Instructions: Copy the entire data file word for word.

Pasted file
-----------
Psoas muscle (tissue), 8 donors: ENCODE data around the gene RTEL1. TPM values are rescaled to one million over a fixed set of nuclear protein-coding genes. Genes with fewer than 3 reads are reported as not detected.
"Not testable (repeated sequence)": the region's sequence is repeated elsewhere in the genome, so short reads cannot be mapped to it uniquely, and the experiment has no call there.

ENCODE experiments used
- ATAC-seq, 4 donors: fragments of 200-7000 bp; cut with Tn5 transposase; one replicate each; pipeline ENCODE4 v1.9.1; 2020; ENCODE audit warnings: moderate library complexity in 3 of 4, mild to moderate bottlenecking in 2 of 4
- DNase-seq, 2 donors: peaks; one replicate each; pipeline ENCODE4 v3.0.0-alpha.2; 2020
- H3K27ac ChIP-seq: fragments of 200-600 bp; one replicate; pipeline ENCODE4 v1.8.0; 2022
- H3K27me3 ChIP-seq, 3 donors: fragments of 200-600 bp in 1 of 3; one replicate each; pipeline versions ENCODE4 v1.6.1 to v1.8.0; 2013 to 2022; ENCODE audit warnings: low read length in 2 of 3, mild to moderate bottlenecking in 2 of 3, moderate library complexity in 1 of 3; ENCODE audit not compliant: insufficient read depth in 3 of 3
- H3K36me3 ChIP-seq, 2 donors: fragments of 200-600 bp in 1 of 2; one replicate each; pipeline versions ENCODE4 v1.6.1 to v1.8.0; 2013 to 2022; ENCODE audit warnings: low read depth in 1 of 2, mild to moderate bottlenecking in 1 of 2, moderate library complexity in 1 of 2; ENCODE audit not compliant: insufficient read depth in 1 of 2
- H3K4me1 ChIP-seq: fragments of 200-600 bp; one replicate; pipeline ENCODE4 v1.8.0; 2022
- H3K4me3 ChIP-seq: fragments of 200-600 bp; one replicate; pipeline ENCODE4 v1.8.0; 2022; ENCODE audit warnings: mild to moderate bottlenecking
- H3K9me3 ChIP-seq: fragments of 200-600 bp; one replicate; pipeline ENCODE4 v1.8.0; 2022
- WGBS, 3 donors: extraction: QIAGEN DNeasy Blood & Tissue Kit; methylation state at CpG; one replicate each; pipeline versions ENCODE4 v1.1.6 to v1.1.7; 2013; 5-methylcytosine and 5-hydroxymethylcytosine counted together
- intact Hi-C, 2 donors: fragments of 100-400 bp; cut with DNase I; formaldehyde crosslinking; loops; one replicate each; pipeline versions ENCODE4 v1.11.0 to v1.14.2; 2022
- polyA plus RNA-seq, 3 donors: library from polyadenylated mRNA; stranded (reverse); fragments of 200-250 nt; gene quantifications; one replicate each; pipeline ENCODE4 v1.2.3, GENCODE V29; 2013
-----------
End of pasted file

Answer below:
Psoas muscle (tissue), 8 donors: ENCODE data around the gene RTEL1. TPM values are rescaled to one million over a fixed set of nuclear protein-coding genes. Genes with fewer than 3 reads are reported as not detected.
"Not testable (repeated sequence)": the region's sequence is repeated elsewhere in the genome, so short reads cannot be mapped to it uniquely, and the experiment has no call there.

ENCODE experiments used
- ATAC-seq, 4 donors: fragments of 200-7000 bp; cut with Tn5 transposase; one replicate each; pipeline ENCODE4 v1.9.1; 2020; ENCODE audit warnings: moderate library complexity in 3 of 4, mild to moderate bottlenecking in 2 of 4
- DNase-seq, 2 donors: peaks; one replicate each; pipeline ENCODE4 v3.0.0-alpha.2; 2020
- H3K27ac ChIP-seq: fragments of 200-600 bp; one replicate; pipeline ENCODE4 v1.8.0; 2022
- H3K27me3 ChIP-seq, 3 donors: fragments of 200-600 bp in 1 of 3; one replicate each; pipeline versions ENCODE4 v1.6.1 to v1.8.0; 2013 to 2022; ENCODE audit warnings: low read length in 2 of 3, mild to moderate bottlenecking in 2 of 3, moderate library complexity in 1 of 3; ENCODE audit not compliant: insufficient read depth in 3 of 3
- H3K36me3 ChIP-seq, 2 donors: fragments of 200-600 bp in 1 of 2; one replicate each; pipeline versions ENCODE4 v1.6.1 to v1.8.0; 2013 to 2022; ENCODE audit warnings: low read depth in 1 of 2, mild to moderate bottlenecking in 1 of 2, moderate library complexity in 1 of 2; ENCODE audit not compliant: insufficient read depth in 1 of 2
- H3K4me1 ChIP-seq: fragments of 200-600 bp; one replicate; pipeline ENCODE4 v1.8.0; 2022
- H3K4me3 ChIP-seq: fragments of 200-600 bp; one replicate; pipeline ENCODE4 v1.8.0; 2022; ENCODE audit warnings: mild to moderate bottlenecking
- H3K9me3 ChIP-seq: fragments of 200-600 bp; one replicate; pipeline ENCODE4 v1.8.0; 2022
- WGBS, 3 donors: extraction: QIAGEN DNeasy Blood & Tissue Kit; methylation state at CpG; one replicate each; pipeline versions ENCODE4 v1.1.6 to v1.1.7; 2013; 5-methylcytosine and 5-hydroxymethylcytosine counted together
- intact Hi-C, 2 donors: fragments of 100-400 bp; cut with DNase I; formaldehyde crosslinking; loops; one replicate each; pipeline versions ENCODE4 v1.11.0 to v1.14.2; 2022
- polyA plus RNA-seq, 3 donors: library from polyadenylated mRNA; stranded (reverse); fragments of 200-250 nt; gene quantifications; one replicate each; pipeline ENCODE4 v1.2.3, GENCODE V29; 2013